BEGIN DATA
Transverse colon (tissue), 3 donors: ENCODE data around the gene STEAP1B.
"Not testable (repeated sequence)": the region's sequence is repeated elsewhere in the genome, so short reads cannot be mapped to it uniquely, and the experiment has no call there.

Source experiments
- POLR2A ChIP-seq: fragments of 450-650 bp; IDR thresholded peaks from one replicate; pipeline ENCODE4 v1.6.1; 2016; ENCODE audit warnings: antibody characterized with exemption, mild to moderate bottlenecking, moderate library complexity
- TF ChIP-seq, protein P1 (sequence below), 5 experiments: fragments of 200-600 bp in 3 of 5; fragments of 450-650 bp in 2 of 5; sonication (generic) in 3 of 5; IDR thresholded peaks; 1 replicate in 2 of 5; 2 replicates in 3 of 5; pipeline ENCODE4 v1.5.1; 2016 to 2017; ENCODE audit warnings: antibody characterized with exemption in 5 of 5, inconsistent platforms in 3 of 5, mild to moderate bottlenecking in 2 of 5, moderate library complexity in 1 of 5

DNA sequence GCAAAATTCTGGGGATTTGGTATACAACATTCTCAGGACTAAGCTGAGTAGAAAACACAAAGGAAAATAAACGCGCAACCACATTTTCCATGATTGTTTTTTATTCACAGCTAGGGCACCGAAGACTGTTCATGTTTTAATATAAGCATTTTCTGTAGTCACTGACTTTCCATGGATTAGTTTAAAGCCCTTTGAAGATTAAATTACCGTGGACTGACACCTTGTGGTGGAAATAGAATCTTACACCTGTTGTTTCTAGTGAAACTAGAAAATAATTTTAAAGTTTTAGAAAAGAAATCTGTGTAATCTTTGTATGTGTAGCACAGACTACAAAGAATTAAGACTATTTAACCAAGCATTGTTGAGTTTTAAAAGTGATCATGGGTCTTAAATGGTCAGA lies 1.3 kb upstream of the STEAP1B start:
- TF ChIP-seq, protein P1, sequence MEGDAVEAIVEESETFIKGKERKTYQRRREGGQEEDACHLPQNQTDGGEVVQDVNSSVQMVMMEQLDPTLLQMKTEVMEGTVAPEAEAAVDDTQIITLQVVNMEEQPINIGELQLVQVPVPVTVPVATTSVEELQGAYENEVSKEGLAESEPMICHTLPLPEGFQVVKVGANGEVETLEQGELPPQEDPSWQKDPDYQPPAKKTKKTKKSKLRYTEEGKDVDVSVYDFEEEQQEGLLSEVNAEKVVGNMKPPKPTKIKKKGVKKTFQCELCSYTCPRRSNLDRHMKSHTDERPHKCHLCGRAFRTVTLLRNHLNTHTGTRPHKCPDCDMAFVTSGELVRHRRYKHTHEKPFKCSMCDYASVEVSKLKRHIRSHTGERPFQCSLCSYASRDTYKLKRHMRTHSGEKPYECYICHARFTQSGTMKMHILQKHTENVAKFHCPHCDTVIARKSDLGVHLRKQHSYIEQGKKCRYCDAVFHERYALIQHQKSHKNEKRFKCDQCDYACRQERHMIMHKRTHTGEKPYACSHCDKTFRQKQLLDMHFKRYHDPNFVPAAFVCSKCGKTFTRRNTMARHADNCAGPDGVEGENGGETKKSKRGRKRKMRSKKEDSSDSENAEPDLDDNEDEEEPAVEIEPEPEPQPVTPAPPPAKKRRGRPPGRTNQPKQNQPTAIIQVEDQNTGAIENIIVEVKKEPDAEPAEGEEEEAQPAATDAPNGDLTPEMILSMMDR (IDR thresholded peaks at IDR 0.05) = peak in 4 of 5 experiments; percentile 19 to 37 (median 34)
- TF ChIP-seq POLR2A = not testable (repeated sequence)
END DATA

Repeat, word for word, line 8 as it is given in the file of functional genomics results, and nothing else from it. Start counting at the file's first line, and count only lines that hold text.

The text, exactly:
- TF ChIP-seq POLR2A = not testable (repeated sequence)